Evaluating Your Relationships
As part of your treatment for drug or alcohol addiction, you’ll be asked to evaluate the relationships in your life and determine who should be a part of your sober support network.
Although you may instinctively realize that people who abuse drugs and alcohol are dangerous to associate with when you are newly sober, other relationships may be harder to evaluate. Use these six signs of a toxic relationship to help you decide how to proceed.
1. You Argue Constantly, But Never Solve Your Problems
No two people get along 100 percent of the time, but disagreements in a relationship shouldn’t be happening on a regular basis. It’s even worse if you’re constantly fighting about the same issues, whether it’s arguing with your spouse over who does more housework or yelling at a friend who never shows up on time for anything.
Fights that never accomplish anything are a sign of two potential problems: you may have simply grown apart over time or the other person may be addicted to drama and creating conflict out of pure boredom. In either case, the relationship is not going to be beneficial for your recovery.
Note that fighting should never involve acts of physical aggression. When someone pushes, kicks, shoves, or hits you, this rises to the level of abuse. If you’re being physically threatened, call 911 immediately.
2. You Get Blamed for Everything
People in recovery are often dealing with a great deal of guilt and shame regarding their past actions. If someone is constantly telling you everything that goes wrong is your fault, this may create a spiral of negative thoughts and feelings that leads to relapse.
Nobody is perfect. You may have made mistakes and hurt this person in the past. However, someone who isn’t willing to forgive you after a sincere apology and continues to blame you for things that aren’t your fault is exhibiting toxic relationship behaviors.
3. You’re Becoming Isolated from Other People in Your Life
A friend, family member, or romantic partner shouldn’t cut you off from having meaningful relationships with other people. If you’re always canceling plans with your friends to avoid upsetting your mother, have drifted apart from the friends your spouse doesn’t like, or find yourself avoiding people who don’t approve of your relationship with your loved one, this is a warning sign that should be taken seriously.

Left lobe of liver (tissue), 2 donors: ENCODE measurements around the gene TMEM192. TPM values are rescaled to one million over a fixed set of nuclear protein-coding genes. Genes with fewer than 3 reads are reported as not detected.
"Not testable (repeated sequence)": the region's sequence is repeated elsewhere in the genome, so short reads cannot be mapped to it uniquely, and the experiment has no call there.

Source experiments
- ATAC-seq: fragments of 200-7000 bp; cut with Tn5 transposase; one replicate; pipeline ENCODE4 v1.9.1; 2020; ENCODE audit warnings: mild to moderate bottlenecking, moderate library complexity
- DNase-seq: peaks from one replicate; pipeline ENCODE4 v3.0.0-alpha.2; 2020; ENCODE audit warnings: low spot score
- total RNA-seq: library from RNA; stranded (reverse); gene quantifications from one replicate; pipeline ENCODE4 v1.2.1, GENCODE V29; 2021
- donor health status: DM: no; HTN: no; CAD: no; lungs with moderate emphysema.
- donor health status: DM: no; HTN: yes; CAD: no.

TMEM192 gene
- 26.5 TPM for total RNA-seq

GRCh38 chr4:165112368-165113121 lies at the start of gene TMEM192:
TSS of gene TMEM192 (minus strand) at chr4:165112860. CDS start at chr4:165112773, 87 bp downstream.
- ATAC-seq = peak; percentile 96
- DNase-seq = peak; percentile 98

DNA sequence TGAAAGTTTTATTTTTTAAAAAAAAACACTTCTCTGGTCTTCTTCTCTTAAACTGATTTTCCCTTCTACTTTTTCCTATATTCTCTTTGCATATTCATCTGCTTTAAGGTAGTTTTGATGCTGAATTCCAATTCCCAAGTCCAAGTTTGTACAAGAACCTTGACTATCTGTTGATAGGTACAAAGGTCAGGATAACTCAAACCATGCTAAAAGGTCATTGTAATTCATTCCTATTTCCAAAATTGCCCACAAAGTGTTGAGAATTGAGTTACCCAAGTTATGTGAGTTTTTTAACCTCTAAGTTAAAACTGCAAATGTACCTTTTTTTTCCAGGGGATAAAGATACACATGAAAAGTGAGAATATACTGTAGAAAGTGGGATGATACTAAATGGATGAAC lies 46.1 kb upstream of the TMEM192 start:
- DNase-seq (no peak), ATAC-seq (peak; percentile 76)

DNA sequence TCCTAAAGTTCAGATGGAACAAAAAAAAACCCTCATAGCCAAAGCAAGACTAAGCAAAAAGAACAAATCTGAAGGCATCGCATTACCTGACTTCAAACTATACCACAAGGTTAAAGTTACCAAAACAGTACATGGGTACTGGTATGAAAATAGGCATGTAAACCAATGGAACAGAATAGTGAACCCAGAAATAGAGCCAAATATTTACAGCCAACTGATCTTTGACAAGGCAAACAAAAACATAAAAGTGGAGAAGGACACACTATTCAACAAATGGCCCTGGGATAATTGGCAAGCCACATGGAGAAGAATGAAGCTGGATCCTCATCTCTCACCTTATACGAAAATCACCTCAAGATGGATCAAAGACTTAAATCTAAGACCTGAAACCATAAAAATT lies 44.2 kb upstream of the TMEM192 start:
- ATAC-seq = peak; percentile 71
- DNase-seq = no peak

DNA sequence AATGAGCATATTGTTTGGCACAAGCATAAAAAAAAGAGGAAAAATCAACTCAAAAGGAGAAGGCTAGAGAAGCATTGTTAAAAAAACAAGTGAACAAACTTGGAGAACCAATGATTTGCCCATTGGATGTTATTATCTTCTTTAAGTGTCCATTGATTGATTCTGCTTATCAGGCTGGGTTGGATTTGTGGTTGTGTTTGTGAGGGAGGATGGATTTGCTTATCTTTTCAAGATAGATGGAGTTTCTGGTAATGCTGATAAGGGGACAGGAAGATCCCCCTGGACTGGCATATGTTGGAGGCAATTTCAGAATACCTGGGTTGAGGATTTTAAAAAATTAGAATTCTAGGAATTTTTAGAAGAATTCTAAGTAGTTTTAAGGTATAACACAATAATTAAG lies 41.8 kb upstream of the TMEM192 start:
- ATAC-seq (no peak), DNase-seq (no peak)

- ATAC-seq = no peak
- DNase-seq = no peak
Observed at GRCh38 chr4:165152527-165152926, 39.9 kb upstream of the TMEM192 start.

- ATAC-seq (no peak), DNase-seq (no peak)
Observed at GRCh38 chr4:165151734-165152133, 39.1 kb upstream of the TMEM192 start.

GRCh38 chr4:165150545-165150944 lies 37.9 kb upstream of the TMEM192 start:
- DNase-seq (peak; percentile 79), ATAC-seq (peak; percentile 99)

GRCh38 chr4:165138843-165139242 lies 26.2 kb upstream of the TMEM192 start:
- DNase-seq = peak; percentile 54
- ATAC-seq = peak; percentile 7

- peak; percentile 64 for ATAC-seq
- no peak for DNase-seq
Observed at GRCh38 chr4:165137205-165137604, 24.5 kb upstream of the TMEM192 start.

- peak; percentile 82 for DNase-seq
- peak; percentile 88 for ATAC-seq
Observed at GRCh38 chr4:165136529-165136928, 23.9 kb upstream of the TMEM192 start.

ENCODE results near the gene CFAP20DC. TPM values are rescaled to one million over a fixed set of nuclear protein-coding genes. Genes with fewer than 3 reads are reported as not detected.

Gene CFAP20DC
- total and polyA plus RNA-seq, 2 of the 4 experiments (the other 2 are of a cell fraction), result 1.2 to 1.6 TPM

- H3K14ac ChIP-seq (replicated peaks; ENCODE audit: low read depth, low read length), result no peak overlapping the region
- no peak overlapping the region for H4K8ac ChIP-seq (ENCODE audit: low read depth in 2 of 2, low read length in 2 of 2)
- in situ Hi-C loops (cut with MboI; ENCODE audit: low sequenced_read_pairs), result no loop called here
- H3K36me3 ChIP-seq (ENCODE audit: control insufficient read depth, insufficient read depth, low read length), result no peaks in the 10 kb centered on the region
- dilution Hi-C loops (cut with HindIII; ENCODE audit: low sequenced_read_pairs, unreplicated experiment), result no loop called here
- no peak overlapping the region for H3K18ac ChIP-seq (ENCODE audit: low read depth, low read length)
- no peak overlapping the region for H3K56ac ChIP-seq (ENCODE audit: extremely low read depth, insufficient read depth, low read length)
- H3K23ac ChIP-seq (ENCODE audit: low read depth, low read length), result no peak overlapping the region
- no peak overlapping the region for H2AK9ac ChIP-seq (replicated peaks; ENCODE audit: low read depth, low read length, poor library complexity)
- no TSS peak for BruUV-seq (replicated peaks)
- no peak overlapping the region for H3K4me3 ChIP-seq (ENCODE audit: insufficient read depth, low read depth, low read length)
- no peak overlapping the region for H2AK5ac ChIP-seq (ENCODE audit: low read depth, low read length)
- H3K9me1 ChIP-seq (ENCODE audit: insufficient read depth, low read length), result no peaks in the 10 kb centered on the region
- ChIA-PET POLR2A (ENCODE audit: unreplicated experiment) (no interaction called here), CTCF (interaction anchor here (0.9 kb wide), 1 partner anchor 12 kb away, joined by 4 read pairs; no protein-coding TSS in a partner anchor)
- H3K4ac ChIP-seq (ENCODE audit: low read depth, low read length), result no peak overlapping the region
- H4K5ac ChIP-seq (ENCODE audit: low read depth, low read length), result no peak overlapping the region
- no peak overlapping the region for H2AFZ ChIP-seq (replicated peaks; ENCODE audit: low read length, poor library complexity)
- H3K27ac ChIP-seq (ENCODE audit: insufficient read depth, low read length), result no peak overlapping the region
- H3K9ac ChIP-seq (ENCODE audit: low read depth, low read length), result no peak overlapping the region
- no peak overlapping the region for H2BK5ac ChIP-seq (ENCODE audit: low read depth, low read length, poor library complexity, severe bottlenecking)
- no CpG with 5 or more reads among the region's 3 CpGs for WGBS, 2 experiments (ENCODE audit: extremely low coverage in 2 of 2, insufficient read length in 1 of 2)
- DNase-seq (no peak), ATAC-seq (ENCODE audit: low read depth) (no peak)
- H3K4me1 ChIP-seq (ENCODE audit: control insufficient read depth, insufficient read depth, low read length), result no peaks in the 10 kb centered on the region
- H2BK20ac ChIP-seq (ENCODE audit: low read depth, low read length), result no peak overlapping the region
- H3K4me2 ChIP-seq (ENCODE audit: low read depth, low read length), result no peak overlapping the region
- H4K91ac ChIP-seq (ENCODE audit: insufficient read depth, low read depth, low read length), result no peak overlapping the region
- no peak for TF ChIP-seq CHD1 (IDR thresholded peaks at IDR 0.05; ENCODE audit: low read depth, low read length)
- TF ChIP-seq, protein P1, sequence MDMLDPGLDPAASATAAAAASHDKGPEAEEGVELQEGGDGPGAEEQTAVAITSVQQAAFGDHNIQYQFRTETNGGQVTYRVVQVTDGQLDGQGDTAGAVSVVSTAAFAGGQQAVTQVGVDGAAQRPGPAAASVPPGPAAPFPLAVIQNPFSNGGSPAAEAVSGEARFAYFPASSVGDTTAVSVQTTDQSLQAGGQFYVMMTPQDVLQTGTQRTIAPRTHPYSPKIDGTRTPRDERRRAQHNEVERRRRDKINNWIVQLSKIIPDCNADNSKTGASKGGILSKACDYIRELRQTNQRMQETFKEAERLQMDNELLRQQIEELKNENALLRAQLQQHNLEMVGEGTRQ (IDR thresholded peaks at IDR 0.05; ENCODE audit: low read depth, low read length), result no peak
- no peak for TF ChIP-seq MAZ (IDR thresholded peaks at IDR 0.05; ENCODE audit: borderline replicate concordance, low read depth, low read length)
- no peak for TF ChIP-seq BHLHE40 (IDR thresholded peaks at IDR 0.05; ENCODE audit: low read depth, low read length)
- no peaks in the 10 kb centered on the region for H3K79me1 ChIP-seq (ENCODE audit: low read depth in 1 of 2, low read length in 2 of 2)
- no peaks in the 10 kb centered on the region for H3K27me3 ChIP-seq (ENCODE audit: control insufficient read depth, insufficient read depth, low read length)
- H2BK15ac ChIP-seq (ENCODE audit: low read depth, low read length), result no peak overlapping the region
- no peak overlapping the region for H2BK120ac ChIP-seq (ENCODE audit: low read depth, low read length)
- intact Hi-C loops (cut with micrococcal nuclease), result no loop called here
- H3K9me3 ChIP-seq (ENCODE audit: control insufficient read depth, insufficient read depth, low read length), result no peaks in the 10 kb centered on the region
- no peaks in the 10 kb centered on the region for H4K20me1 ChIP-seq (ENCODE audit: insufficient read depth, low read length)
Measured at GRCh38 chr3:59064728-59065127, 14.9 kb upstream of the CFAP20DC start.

Your sober support network should include several different people who can help you in your journey towards healing your mind, body, and spirit. A relationship that diminishes the size of your support system is undoubtedly toxic.
4. Your Needs Aren’t a Priority
When you go out to eat, do they always pick the restaurant? When you have a bad day, are they too busy to listen to you vent? When you need a favor, can you count on their help?
Relationships are about give and take, but this doesn’t mean you should be doing all the giving. A healthy relationship involves compromise, so both people are getting their needs met. In times of crisis, one person may temporarily take center stage, but the goal is to strive for a balance of mutual support and respect. If you’re always deferring to what they want, your relationship is toxic.
5. You Don’t Feel Proud of Your Accomplishments
If your sibling shrugs when you proudly show off your 30-day sobriety chip or your best friend tunes out when you’re trying to share what you’ve learned in a group therapy session, this is understandably going to make you feel like your recovery efforts are futile. However, it’s important to remember that someone who cares about your wellbeing will be happy for you when you take steps to better yourself.
Anyone who doesn’t support your recovery and recognize how hard you’re working to manage your substance use disorder is toxic. Addiction is often difficult to understand if you haven’t experienced a substance use disorder yourself, but this is still no excuse for people to diminish your accomplishments.
6. You’re Secretly Relieved When You Can’t See Each Other
When your plans change unexpectedly, how do you feel? If your first impulse is to breathe a sigh of relief, this is a bad sign. Spending time with loved ones isn’t supposed to feel like a chore.
In recovery, you need to learn to trust your instincts. Someone who makes you feel bad about yourself poses a threat to your sobriety, so it’s in your best interest to end the relationship or figure out a way to minimize the contact you have with this person.
At Waypoint Recovery Center, we’re committed to your success. Our experienced and compassionate counselors provide the support you need for a lasting recovery, including advice on how to best handle relationships with people who exhibit toxic behaviors.